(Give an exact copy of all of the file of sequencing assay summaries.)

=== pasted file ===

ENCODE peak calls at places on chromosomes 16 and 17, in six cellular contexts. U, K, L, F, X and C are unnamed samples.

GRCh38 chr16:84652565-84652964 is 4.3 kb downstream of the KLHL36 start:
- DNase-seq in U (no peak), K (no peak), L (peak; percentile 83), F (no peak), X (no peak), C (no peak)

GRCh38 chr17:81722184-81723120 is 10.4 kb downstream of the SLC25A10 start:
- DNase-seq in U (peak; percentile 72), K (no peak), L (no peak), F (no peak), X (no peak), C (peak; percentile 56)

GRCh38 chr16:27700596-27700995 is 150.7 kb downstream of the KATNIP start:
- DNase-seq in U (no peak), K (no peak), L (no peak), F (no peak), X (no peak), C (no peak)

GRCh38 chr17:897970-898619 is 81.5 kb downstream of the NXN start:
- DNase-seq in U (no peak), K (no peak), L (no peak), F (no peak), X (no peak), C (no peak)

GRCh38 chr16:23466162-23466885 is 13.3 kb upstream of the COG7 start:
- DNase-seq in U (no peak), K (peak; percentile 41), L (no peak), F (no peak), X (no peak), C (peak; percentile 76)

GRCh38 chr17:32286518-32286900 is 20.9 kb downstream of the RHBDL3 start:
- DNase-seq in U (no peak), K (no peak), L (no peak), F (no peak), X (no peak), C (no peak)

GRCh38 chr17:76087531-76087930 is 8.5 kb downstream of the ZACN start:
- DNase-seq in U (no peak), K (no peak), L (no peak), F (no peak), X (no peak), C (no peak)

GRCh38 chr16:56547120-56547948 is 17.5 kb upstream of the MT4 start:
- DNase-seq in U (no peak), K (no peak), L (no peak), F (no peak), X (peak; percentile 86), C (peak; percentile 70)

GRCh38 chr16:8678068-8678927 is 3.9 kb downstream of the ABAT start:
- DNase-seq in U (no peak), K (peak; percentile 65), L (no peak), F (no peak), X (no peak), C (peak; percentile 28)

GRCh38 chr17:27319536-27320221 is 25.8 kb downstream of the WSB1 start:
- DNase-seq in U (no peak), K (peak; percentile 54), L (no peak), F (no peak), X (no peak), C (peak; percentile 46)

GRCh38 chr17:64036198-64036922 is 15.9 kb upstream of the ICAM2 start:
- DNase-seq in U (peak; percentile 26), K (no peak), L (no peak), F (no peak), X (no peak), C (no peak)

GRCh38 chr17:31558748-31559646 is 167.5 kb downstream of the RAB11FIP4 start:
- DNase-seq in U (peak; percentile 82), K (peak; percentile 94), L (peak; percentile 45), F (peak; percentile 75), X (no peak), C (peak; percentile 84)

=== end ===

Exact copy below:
ENCODE peak calls at places on chromosomes 16 and 17, in six cellular contexts. U, K, L, F, X and C are unnamed samples.

GRCh38 chr16:84652565-84652964 is 4.3 kb downstream of the KLHL36 start:
- DNase-seq in U (no peak), K (no peak), L (peak; percentile 83), F (no peak), X (no peak), C (no peak)

GRCh38 chr17:81722184-81723120 is 10.4 kb downstream of the SLC25A10 start:
- DNase-seq in U (peak; percentile 72), K (no peak), L (no peak), F (no peak), X (no peak), C (peak; percentile 56)

GRCh38 chr16:27700596-27700995 is 150.7 kb downstream of the KATNIP start:
- DNase-seq in U (no peak), K (no peak), L (no peak), F (no peak), X (no peak), C (no peak)

GRCh38 chr17:897970-898619 is 81.5 kb downstream of the NXN start:
- DNase-seq in U (no peak), K (no peak), L (no peak), F (no peak), X (no peak), C (no peak)

GRCh38 chr16:23466162-23466885 is 13.3 kb upstream of the COG7 start:
- DNase-seq in U (no peak), K (peak; percentile 41), L (no peak), F (no peak), X (no peak), C (peak; percentile 76)

GRCh38 chr17:32286518-32286900 is 20.9 kb downstream of the RHBDL3 start:
- DNase-seq in U (no peak), K (no peak), L (no peak), F (no peak), X (no peak), C (no peak)

GRCh38 chr17:76087531-76087930 is 8.5 kb downstream of the ZACN start:
- DNase-seq in U (no peak), K (no peak), L (no peak), F (no peak), X (no peak), C (no peak)

GRCh38 chr16:56547120-56547948 is 17.5 kb upstream of the MT4 start:
- DNase-seq in U (no peak), K (no peak), L (no peak), F (no peak), X (peak; percentile 86), C (peak; percentile 70)

GRCh38 chr16:8678068-8678927 is 3.9 kb downstream of the ABAT start:
- DNase-seq in U (no peak), K (peak; percentile 65), L (no peak), F (no peak), X (no peak), C (peak; percentile 28)

GRCh38 chr17:27319536-27320221 is 25.8 kb downstream of the WSB1 start:
- DNase-seq in U (no peak), K (peak; percentile 54), L (no peak), F (no peak), X (no peak), C (peak; percentile 46)

GRCh38 chr17:64036198-64036922 is 15.9 kb upstream of the ICAM2 start:
- DNase-seq in U (peak; percentile 26), K (no peak), L (no peak), F (no peak), X (no peak), C (no peak)

GRCh38 chr17:31558748-31559646 is 167.5 kb downstream of the RAB11FIP4 start:
- DNase-seq in U (peak; percentile 82), K (peak; percentile 94), L (peak; percentile 45), F (peak; percentile 75), X (no peak), C (peak; percentile 84)